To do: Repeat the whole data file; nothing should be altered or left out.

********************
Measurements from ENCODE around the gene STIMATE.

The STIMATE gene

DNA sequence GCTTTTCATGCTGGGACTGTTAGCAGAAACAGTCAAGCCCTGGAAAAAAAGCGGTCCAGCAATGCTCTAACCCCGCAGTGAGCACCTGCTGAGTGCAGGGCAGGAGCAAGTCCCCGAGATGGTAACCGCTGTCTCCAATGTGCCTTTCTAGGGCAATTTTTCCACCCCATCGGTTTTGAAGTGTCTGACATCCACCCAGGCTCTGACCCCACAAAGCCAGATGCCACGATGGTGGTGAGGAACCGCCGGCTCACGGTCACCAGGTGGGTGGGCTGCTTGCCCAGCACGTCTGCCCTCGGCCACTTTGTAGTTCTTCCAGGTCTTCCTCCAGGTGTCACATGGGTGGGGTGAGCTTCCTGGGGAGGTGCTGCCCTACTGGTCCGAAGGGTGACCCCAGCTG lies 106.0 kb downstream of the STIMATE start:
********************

Measurements from ENCODE around the gene STIMATE.

The STIMATE gene

DNA sequence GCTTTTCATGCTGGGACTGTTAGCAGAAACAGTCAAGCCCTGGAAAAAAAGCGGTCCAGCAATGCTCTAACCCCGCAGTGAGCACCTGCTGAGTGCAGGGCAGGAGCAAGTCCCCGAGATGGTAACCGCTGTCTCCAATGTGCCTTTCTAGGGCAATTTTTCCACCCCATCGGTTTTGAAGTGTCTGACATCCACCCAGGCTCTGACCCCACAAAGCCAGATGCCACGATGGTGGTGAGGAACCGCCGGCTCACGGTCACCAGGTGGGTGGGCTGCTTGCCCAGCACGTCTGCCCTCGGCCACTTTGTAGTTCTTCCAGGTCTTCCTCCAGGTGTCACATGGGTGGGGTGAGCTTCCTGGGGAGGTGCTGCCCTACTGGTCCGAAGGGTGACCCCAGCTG lies 106.0 kb downstream of the STIMATE start: